Whether We Like It or Not, the Church Matters

Why bother? Why stay connected to a faith community? Why choose church when there are so many other things we can do with our time?
Good questions, all. They’re not mine. They have been raised countless times over the years because of our largest generation’s notable absence from church. No, Millennials—that is, those who came of age around the turn of the century (think your 20- and 30-something children and grandchildren)—are not the only ones who are not coming to church. Baby Boomers long ago began to check out of our congregations and Gen Xers, mainstays in the glory days of the youth group era, have become disconnected as well. What makes Millennials unique is the unprecedented number of them who are apparently done with church.
Since our young adults are the best expression of our culture, it would be good of us to listen to them. If we are going to be the Body of Christ, we cannot be satisfied with a paraplegic expression of Christ’s presence.
I cannot begin to capture the level of dissatisfaction and frustration that young people have for the church. As a member of the smallest generation in American history (and in full disclosure, a member of a generation known for its angst and cynicism), I’m not able to speak for Millennials. But a quick online search will yield a bumper crop of thoughts on the matter. Here’s just a sampling of their essays and blog posts:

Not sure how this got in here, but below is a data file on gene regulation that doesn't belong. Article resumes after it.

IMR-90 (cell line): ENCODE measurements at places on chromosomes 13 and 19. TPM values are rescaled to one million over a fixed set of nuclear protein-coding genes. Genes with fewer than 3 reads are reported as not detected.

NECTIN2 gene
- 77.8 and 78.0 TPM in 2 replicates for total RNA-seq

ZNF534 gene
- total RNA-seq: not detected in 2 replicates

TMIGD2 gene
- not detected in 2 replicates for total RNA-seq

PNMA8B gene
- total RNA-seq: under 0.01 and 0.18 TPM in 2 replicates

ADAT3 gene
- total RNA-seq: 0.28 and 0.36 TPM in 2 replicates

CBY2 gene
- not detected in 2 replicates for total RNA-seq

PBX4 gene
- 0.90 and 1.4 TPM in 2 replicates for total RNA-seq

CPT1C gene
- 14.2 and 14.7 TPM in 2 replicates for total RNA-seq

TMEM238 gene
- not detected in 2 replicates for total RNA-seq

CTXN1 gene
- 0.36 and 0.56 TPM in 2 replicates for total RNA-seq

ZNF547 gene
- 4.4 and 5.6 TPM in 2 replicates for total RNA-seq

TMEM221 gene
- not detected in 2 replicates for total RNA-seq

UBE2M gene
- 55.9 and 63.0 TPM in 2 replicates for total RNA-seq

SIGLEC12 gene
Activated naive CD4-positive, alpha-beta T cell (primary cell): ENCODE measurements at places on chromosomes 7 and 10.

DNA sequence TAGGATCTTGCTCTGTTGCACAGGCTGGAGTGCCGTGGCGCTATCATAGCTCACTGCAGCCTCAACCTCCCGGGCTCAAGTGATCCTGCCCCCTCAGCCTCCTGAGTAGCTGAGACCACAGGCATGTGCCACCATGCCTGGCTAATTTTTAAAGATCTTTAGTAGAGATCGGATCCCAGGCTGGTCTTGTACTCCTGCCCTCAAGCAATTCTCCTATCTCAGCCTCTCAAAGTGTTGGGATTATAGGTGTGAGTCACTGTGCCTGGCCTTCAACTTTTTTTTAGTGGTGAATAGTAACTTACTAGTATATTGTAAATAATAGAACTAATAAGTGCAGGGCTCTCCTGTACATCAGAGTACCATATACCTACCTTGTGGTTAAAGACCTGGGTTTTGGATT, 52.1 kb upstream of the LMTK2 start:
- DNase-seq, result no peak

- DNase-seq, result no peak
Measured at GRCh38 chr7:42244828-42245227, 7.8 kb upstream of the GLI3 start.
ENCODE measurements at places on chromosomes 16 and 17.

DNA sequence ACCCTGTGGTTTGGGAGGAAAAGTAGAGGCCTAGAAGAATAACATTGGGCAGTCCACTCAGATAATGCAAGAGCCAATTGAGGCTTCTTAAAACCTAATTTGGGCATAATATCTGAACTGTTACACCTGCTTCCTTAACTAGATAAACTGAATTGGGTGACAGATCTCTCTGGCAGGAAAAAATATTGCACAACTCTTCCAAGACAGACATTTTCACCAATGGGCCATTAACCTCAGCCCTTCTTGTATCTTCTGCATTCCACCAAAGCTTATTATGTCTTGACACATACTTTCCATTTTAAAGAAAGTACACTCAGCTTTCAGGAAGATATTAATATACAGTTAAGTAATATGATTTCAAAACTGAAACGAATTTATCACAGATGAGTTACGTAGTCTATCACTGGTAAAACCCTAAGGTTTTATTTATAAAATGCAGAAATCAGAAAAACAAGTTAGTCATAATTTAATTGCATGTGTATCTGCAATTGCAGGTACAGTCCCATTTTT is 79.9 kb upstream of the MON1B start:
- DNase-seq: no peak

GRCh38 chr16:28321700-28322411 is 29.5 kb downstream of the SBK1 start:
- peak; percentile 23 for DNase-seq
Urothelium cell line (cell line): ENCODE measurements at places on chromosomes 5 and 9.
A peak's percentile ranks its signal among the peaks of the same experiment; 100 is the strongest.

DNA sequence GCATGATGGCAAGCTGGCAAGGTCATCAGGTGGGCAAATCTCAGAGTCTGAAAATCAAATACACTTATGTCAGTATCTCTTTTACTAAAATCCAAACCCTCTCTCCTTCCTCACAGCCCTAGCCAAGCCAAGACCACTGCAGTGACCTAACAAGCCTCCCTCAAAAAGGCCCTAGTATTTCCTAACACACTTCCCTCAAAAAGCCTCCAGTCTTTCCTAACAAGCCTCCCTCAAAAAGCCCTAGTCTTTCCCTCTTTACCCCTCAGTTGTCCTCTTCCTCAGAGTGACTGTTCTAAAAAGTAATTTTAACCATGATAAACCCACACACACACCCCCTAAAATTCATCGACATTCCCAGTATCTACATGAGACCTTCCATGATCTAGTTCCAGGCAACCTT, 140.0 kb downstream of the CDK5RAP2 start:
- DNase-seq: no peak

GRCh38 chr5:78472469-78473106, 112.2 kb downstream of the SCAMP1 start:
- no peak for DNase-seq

“Five Things Millennials Wish the Church Would Be”
“Dear Church: An Open Letter from One of Those Millennials You Can’t Figure Out”
“10 Reasons Millennials Are Sick of Church”
“Want Millennials Back in the Pews? Stop Trying to Make Church Cool”
“The Loneliness of Being a Millennial in Church”
“12 Reasons Millennials Are OVER Church”
Depressed yet?
Well, I am. Daily, if not hourly, I am confounded, frustrated and dismayed by the Church’s (think Church universal, not necessarily our local church) apparent disconnection with 20- and 30-Somethings. But in truth, while Millennials seem to be the most accurate expression of our culture, they are simply exhibiting symptoms that we all have. Our church’s relationship with the American culture is complex at best and hostile at worst. Regardless of how we got here, empty pews, vacant parking lots and missing people groups trouble me.